The bill is named after the Russian lawyer Sergei Magnitksy who died in prison in 2009 after exposing a tax fraud scam involving high-ranking officials in Russia’s interior and tax ministries.

Russian authorities were quick to deride the legislative act, calling it “something out of the theatre of the absurd”.

Moscow is threatening to introduce its own version of the bill, banning American officials involved in human rights abuses.

The so-called Magnitsky Act is tied to a larger measure that aims to normalise trade relations with Russia following its August entry into the World Trade Organisation.

News in Brief

  1. US warns EU banks and firms against trading with Iran
  2. Merkel urged Romania not to move embassy to Jerusalem
  3. Protesters call for Czech leader to step down
  4. Former German chancellor labelled 'enemy' of Ukraine
  5. French lead opposition to Brexit deal on fisheries
  6. Private accounts of Danske Bank employees investigated
  7. UK's May defends Brexit deal to MPs, after ministers resign
  8. Brexit MP calls for 'no confidence' vote on May

Opinion

Macron's 'European army': why is everyone talking about it?

Few people commented on one key point in Macron's statement: he did not justify the idea of a European army by the need to intervene in Africa, which would have been France's traditional approach. Instead, he invoked the Russian threat,

Stakeholders' Highlights

  1. NORDIC COUNCIL OF MINISTERSTheresa May: “We will not be turning our backs on the Nordic region”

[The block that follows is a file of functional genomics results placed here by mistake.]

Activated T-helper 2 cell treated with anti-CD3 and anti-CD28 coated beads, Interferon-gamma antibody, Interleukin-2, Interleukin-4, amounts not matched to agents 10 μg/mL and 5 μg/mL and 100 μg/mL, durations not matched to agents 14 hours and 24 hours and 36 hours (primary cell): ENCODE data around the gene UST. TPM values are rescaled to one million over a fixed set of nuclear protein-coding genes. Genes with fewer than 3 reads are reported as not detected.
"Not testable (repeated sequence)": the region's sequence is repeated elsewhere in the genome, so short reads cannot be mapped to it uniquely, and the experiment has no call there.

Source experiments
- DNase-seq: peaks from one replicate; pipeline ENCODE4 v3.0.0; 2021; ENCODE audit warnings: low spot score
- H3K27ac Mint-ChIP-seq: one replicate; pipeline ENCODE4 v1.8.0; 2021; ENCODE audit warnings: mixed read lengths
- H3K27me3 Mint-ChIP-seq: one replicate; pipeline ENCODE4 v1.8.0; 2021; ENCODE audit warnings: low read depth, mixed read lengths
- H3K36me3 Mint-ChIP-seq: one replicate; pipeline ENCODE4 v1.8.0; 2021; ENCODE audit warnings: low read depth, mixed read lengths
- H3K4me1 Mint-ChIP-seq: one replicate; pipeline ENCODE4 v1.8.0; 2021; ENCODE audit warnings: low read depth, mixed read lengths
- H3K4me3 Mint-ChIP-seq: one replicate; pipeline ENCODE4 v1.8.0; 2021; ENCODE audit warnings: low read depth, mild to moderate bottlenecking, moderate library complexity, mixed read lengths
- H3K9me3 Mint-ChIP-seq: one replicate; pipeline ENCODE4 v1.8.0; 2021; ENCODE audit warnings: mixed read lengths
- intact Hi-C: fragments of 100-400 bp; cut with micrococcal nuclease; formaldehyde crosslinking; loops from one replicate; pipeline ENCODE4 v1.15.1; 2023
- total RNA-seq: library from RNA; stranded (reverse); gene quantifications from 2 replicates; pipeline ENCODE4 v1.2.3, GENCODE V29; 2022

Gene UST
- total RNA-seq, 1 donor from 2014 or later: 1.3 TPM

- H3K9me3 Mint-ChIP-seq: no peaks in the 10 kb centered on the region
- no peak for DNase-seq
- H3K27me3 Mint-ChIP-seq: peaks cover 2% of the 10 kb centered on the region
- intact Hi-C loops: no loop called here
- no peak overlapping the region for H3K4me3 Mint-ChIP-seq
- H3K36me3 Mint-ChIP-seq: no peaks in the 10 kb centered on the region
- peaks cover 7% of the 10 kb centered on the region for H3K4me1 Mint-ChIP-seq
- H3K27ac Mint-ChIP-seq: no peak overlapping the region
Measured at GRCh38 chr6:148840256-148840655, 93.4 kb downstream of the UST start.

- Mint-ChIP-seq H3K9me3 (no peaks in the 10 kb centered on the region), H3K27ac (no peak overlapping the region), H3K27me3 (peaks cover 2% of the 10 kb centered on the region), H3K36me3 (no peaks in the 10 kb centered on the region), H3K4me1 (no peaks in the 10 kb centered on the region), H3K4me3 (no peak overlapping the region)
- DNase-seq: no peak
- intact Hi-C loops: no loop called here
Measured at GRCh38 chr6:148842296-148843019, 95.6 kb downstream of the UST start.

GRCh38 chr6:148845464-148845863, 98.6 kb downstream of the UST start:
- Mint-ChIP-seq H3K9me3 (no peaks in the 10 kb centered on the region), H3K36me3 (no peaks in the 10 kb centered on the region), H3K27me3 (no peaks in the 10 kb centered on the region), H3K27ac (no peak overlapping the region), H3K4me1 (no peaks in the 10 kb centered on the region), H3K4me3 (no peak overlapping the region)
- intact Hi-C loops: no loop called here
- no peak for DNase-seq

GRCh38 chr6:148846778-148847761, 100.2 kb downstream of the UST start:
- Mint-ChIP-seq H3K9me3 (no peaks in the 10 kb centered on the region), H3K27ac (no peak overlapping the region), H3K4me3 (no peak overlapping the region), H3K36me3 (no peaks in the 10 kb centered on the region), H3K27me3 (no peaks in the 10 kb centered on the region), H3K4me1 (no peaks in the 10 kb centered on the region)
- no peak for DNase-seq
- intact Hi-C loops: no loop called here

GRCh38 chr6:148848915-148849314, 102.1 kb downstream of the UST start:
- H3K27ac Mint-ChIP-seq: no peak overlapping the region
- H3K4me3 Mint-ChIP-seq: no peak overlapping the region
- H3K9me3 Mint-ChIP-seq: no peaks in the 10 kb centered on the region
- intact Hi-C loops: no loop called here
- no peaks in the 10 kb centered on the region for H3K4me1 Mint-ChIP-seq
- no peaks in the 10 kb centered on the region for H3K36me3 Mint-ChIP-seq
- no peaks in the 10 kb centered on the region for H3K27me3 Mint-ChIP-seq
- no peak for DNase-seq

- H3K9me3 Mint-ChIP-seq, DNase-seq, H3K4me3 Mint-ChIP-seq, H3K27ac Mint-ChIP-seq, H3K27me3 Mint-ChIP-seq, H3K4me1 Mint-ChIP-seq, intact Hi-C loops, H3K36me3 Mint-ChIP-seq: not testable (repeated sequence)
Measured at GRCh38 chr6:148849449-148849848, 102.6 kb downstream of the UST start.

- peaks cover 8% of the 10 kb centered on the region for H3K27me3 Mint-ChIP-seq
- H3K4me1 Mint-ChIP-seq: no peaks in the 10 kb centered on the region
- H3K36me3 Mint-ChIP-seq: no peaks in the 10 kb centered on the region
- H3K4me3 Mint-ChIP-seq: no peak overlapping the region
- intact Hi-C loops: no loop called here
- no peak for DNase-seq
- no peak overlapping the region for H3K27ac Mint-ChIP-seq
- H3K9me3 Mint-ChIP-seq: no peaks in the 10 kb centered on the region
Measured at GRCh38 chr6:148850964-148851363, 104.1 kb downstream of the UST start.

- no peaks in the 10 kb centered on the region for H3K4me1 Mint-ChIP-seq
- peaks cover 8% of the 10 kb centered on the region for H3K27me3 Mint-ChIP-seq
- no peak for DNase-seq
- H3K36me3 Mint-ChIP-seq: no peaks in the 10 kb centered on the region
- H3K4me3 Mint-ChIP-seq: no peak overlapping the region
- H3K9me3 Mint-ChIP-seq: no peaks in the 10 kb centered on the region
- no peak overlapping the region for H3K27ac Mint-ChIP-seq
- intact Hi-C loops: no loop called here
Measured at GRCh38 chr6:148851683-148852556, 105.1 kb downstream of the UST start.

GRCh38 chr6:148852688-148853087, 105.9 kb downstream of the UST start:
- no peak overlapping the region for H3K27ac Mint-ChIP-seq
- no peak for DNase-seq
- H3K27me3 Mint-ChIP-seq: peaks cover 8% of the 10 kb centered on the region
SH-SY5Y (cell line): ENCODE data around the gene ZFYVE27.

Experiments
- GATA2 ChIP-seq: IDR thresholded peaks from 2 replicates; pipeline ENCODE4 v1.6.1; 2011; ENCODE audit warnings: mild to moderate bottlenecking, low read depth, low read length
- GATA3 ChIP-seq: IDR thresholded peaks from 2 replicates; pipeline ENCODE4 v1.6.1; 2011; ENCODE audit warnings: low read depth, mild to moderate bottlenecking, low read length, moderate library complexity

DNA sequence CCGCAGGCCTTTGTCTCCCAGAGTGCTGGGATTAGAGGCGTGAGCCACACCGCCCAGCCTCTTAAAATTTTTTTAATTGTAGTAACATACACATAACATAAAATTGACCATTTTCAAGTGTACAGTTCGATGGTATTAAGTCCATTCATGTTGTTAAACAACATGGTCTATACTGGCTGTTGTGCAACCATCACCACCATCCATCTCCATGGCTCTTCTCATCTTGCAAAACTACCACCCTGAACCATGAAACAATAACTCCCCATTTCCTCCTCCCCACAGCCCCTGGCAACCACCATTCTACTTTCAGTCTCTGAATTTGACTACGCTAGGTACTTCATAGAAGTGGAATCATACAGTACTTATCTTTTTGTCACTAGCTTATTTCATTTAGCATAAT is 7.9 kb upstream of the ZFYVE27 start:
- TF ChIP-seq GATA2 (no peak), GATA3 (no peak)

2. International Partnership for Human RightsOpen letter to Emmanuel Macron ahead of Uzbek president's visit
  3. International Partnership for Human RightsRaising key human rights concerns during visit of Turkmenistan's foreign minister
  4. NORDIC COUNCIL OF MINISTERSState of the Nordic Region presented in Brussels
  5. NORDIC COUNCIL OF MINISTERSThe vital bioeconomy. New issue of “Sustainable Growth the Nordic Way” out now
  6. NORDIC COUNCIL OF MINISTERSThe Nordic gender effect goes international
  7. NORDIC COUNCIL OF MINISTERSPaula Lehtomaki from Finland elected as the Council's first female Secretary General
  8. NORDIC COUNCIL OF MINISTERSNordic design sets the stage at COP24, running a competition for sustainable chairs.
  9. Counter BalanceIn Kenya, a motorway funded by the European Investment Bank runs over roadside dwellers
  10. ACCACompany Law Package: Making the Best of Digital and Cross Border Mobility,
  11. International Partnership for Human RightsCivil Society Worried About Shortcomings in EU-Kyrgyzstan Human Rights Dialogue
  12. UNESDAThe European Soft Drinks Industry Supports over 1.7 Million Jobs

Latest News

  1. Brexit dominates EU affairs This WEEK
  2. How the EU commission got tunnel vision on self-driving cars
  3. No-confidence calls against May put Brexit deal in doubt
  4. Key points of the Brexit deal (if it ever comes into effect)
  5. Romania heaps scorn on 'revolting' EU criticism
  6. US steps in to clean up Cyprus
  7. 'Decisive progress' on Brexit as British cabinet backs deal
  8. Asylum for Macedonia's ex-PM puts Orban on spot

Join EUobserver

Support quality EU news

Join us